Are more immigrants on welfare?

Minister’s statements problematic, research says

Michael Sandelson
The Foreigner

Progress’s (FrP) Minister of Labor and Social Affairs declared to reporters that figures for social benefits recipient numbers “are the highest since 2005”—125,400—with “far too many immigrants on welfare.”

“37 percent of [those receiving social benefits] are immigrants,” he continued, calling for action due to what he termed as “a major overrepresentation.”

Predicting that the number of immigrants on benefits will increase if nothing is done, he proposes improved qualification procedures. These include better Norwegian language training and more stringent demands.

“We must be able to set clearer expectations and demands for access to our welfare programs,” stated the Minister, adding that he recognizes the challenges immigrants face when applying for jobs.

SSB social assistance researcher Harald Tønseth tells The Foreigner that Labor and Social Affairs Minister Robert Eriksson’s comments are not unproblematic, as “any comments on the level of social assistance must take into account a slight change in data publication from 2013 onwards.”

“Before 2013, immigrants and Norwegian-born to immigrant parents were published as one group of recipients,” he says.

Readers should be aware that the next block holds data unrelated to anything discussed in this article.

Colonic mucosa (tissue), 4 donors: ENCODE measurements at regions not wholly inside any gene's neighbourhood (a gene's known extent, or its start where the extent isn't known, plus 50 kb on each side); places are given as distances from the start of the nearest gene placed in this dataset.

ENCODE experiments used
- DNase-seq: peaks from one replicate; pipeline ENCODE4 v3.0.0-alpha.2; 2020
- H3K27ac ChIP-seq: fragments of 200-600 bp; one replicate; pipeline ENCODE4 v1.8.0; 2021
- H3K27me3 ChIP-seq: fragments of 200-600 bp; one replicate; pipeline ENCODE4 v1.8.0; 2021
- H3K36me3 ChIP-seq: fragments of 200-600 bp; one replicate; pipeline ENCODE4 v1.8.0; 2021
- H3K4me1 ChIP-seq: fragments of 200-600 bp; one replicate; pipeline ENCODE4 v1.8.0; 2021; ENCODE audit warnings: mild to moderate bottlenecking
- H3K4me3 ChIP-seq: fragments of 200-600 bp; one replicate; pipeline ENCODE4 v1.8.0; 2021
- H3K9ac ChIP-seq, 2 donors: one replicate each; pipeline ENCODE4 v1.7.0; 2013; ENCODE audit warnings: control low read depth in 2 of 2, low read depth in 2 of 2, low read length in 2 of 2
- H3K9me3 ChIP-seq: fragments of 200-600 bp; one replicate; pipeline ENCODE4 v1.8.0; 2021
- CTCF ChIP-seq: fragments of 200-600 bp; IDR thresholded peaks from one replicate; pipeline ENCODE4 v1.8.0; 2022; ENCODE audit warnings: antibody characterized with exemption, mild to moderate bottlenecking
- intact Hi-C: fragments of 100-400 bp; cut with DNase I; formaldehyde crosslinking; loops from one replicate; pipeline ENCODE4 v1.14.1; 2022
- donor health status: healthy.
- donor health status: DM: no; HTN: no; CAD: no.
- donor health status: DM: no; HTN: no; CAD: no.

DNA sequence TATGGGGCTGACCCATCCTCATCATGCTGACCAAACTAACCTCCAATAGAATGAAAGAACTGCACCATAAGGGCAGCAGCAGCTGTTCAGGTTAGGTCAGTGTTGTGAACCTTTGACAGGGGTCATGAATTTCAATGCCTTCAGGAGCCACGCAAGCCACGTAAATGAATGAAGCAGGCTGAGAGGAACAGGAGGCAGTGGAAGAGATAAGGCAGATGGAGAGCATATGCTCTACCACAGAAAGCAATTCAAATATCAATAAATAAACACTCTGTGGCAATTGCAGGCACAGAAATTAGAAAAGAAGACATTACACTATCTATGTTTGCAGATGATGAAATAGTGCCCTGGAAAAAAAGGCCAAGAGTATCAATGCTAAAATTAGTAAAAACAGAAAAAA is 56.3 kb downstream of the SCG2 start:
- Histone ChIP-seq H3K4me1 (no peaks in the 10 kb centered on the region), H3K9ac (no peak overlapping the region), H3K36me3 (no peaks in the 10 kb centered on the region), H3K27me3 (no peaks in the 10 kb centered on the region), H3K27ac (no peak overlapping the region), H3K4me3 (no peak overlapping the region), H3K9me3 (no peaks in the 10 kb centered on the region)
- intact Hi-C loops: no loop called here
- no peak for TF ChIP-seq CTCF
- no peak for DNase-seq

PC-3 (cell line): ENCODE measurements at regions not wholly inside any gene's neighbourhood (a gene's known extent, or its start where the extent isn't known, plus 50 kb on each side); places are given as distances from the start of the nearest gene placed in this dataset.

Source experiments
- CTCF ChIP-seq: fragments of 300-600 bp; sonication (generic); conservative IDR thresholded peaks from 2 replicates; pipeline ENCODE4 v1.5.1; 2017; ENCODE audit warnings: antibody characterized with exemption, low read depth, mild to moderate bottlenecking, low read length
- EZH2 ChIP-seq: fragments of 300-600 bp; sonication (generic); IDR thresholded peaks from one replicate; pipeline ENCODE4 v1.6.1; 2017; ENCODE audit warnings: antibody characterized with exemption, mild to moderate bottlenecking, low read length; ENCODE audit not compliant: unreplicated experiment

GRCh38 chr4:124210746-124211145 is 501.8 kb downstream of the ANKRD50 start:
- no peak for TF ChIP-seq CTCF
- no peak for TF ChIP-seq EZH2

At the same time, data before and after 2013 is comparable, “that taken into account,” states Tønseth.

2014’s social assistance levels for all recipients were up four percent on the previous year, with payments six percent higher when controlled for the general price increase, according to Statistics Norway (SSB).

The past three years have seen a continual half a percentage point increase in numbers of people receiving social assistance, with this scheme being a main source of income. The trend follows a downward one between 2006 and 2011.

Levels of payments are linked to the size of municipalities, “reflecting differences in the cost of living,” it is stated. “Recipients in cities with more than 50,000 inhabitants received payments almost twice the amount of recipients in the smallest municipalities (less than 5,000 inhabitants).”

Immigrants of all ages received social assistance in 2013 and 2014, with the respective numbers for these years being some 42,900 and 46,600.

Roughly 1,300 (2013) and 1,400 (2014) recipients were classified as Norwegian-born to immigrant parents, with the unknown immigration category consisting of approximately 920 a year.

The respective figures for the rest of the population for 2013 and 2014 are some 75,640 and 76,470.

This article was originally published on The Foreigner. To subscribe to The Foreigner, visit

It also appeared in the Aug. 28, 2015, issue of the Norwegian American Weekly.

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